Hey Rod,

    I liked your groery store scenario! Makes a lot of sense!!!!

    I wonder how much the store is getting for that Ted Turner Buffalo steaks these days......

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    Member Vince's Avatar
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    THe one commetn Rod makes that is being over looked and strikes home with me...

    I do respect that you have the right to choose to participate in this program. However, I sincerely hope that your choices now don't take away my choices later.

    agreed i hope this new way of state business does not affect ho my kids and i subsist...
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    Member AKDoug's Avatar
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    'bout what Ahtna does with their own private property?
    NOBODY in this state should have the ability to dictate fish and game laws on their private property. The fish and game in this state, by constitutional definition, belong to all residents of the state.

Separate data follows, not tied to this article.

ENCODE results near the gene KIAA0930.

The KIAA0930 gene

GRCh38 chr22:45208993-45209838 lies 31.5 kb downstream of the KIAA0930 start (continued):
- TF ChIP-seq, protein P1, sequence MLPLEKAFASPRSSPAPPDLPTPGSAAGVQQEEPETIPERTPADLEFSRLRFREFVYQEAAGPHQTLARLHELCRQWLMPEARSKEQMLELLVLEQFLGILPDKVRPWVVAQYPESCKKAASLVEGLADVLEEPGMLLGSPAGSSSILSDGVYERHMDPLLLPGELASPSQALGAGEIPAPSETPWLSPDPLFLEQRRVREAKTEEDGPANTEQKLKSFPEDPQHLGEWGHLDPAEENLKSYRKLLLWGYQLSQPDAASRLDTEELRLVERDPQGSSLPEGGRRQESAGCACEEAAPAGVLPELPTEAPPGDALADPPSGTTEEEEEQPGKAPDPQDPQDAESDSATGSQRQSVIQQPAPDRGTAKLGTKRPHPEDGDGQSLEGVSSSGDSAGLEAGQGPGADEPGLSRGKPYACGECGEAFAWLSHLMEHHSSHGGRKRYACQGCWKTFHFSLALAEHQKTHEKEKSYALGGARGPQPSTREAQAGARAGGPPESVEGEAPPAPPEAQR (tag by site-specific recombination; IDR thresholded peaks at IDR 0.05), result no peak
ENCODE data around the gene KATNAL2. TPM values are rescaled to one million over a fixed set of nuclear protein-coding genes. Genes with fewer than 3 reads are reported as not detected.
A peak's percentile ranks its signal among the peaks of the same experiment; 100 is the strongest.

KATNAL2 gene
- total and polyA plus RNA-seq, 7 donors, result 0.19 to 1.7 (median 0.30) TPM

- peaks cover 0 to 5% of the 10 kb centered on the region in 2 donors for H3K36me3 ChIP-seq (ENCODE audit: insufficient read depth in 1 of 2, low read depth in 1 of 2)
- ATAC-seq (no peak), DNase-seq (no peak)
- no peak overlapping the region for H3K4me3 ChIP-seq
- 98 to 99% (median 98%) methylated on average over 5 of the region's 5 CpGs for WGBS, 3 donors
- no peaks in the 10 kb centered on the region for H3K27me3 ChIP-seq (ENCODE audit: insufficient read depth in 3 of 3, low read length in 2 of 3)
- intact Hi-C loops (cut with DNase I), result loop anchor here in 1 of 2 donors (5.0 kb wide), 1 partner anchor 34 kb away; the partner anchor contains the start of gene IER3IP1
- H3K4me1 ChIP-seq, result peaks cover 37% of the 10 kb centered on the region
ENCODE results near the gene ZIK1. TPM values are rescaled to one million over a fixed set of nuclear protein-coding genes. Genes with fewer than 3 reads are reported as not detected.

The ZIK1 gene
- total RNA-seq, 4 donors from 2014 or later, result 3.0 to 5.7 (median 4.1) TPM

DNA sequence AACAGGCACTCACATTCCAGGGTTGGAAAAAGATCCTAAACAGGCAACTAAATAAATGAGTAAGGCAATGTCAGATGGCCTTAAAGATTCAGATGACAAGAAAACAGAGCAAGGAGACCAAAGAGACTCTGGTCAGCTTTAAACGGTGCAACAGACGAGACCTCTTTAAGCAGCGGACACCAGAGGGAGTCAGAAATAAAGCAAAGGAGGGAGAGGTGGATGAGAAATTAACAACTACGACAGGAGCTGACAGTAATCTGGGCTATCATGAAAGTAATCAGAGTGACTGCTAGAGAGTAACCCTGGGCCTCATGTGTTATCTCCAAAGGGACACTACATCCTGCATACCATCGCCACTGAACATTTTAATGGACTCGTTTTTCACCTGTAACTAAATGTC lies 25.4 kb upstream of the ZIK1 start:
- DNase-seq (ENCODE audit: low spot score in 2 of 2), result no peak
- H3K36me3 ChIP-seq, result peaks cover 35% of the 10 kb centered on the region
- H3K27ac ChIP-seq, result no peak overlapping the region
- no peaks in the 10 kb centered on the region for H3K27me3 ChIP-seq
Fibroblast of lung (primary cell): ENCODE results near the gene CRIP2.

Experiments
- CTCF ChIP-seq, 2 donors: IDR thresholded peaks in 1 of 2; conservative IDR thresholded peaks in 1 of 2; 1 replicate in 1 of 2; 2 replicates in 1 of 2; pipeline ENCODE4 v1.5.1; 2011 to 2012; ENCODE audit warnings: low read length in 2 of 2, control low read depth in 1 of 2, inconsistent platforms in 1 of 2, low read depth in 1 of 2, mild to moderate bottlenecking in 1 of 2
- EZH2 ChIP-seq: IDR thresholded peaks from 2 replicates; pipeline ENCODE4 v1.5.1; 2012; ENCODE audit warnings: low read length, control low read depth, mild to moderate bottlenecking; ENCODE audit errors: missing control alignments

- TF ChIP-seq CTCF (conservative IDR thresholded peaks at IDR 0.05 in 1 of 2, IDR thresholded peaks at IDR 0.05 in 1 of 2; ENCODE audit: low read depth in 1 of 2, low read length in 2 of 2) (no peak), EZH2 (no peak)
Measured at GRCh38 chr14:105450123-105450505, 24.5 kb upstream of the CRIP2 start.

Bunny Boots and Bearcats: Utility Sled Mayhem

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    Member Vince's Avatar
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    Quote Originally Posted by AKDoug View Post
    NOBODY in this state should have the ability to dictate fish and game laws on their private property. The fish and game in this state, by constitutional definition, belong to all residents of the state.

    ( need chest thumpin tarzan icon) EXCEPT ON MY LAND DOUG!!!!!
    "If you are on a continuous search to be offended, you will always find what you are looking for; even when it isn't there."

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    Well folks this is the price we pay for the pipeline and economic growth and lack of tax in this state.
    I choose to fly fish, not because its easy, but because its hard.

  17. #17
    Member akjw7's Avatar
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    got to agree with my pal rod - well said

  18. #18
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    ( need chest thumpin tarzan icon) EXCEPT ON MY LAND DOUG!!!!!
    Hey, I respect their right to keep people from hunting their land.. However, I do not think anybody should be able to hunt their private land willy nilly without regard to state law.
    Bunny Boots and Bearcats: Utility Sled Mayhem

  19. #19
    Member AKDoug's Avatar
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    Edit to my post above...

    However, I do not think anybody should be able to hunt their private land willy nilly without regard to state law.
    Which BTW I don't see Ahtna doing and I sure don't want it to go that way.
    Bunny Boots and Bearcats: Utility Sled Mayhem